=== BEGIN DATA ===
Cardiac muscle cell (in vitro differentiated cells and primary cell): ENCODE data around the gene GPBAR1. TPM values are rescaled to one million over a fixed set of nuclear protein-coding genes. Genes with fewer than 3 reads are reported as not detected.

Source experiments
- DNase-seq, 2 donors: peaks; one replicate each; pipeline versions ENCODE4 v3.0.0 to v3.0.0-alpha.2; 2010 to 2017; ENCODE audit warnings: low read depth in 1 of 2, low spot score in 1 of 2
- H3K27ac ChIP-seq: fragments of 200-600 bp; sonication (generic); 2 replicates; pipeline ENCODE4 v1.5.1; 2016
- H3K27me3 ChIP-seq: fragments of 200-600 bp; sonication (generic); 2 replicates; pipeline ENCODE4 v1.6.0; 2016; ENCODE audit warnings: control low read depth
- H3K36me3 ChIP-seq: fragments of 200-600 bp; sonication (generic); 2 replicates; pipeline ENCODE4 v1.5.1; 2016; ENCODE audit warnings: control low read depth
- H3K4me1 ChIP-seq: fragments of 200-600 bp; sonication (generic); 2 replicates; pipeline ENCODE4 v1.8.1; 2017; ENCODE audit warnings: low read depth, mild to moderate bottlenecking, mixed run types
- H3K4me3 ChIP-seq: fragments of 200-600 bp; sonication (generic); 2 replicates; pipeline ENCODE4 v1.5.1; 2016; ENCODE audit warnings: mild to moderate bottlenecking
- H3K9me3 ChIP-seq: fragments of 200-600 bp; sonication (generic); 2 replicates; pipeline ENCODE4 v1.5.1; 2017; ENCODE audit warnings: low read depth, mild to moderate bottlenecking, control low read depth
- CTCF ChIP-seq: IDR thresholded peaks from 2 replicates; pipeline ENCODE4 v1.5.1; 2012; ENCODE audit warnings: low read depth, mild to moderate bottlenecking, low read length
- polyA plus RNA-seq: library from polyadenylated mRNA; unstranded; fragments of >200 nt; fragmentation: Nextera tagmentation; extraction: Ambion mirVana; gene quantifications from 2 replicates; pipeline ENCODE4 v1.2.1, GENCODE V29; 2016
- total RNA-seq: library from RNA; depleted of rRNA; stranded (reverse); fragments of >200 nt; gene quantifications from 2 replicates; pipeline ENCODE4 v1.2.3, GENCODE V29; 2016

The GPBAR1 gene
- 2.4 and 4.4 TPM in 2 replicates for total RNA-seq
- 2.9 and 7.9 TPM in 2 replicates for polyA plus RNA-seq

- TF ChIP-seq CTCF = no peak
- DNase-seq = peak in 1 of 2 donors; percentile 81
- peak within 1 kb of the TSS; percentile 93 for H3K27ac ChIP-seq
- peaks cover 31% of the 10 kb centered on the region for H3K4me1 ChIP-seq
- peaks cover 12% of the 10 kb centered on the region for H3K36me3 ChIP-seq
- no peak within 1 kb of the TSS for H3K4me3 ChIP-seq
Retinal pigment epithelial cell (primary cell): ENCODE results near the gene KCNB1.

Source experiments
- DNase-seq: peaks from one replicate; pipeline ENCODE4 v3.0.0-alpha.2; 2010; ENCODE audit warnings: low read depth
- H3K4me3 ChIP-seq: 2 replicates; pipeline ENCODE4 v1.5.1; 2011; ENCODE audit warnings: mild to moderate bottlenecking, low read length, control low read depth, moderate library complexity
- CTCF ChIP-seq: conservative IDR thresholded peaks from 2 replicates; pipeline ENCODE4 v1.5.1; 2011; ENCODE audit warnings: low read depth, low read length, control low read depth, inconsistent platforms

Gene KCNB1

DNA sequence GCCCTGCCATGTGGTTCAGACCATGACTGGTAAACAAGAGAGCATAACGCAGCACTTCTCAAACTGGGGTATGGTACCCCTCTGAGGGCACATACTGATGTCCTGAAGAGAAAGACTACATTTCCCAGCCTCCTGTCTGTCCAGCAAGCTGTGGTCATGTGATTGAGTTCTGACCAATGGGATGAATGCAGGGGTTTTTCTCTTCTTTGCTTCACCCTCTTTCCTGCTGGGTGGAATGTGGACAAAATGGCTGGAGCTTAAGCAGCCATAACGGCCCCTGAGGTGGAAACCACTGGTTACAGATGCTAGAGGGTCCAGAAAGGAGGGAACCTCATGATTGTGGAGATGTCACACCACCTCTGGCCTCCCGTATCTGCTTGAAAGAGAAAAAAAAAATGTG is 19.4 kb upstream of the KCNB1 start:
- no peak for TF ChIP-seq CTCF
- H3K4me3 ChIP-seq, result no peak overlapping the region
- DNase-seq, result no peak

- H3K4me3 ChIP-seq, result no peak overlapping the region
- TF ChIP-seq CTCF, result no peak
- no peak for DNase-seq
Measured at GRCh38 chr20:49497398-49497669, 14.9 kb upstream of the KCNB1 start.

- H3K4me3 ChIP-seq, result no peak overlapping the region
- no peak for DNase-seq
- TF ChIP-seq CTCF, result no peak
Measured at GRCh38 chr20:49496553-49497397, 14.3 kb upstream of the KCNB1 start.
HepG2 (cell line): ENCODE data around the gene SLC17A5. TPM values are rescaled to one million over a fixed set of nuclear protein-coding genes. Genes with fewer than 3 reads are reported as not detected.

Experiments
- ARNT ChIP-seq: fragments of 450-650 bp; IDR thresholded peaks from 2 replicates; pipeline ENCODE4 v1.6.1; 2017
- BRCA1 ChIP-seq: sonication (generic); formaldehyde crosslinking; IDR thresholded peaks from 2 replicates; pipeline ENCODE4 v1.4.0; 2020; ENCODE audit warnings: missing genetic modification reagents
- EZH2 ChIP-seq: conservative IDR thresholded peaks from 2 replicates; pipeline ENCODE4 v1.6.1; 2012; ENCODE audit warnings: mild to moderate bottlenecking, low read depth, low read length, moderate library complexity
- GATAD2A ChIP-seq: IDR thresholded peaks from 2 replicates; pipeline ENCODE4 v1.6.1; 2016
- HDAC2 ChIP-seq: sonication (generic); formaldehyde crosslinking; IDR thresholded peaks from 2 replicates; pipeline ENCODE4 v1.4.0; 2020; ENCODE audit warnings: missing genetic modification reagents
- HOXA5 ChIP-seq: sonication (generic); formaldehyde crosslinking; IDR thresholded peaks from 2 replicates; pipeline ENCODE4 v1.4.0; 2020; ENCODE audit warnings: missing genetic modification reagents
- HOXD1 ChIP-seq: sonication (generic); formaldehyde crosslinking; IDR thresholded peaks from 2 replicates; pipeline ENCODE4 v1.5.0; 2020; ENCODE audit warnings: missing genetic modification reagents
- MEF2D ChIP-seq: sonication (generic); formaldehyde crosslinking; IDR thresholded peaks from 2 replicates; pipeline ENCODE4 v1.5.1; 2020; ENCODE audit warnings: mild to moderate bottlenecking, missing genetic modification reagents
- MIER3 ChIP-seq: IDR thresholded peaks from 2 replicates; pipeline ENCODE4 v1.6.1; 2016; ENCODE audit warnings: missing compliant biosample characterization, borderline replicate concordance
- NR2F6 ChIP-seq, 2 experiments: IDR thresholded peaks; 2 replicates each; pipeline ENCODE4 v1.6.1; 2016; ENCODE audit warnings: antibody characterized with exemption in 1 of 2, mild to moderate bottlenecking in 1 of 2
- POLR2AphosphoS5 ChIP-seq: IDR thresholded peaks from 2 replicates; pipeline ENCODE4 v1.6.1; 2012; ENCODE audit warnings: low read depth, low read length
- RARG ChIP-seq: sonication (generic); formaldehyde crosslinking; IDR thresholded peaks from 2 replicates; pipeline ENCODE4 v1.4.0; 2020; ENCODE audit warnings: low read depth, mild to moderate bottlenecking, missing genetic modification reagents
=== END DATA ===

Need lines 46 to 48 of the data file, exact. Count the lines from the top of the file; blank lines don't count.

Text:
- HDAC2 ChIP-seq: sonication (generic); formaldehyde crosslinking; IDR thresholded peaks from 2 replicates; pipeline ENCODE4 v1.4.0; 2020; ENCODE audit warnings: missing genetic modification reagents
- HOXA5 ChIP-seq: sonication (generic); formaldehyde crosslinking; IDR thresholded peaks from 2 replicates; pipeline ENCODE4 v1.4.0; 2020; ENCODE audit warnings: missing genetic modification reagents
- HOXD1 ChIP-seq: sonication (generic); formaldehyde crosslinking; IDR thresholded peaks from 2 replicates; pipeline ENCODE4 v1.5.0; 2020; ENCODE audit warnings: missing genetic modification reagents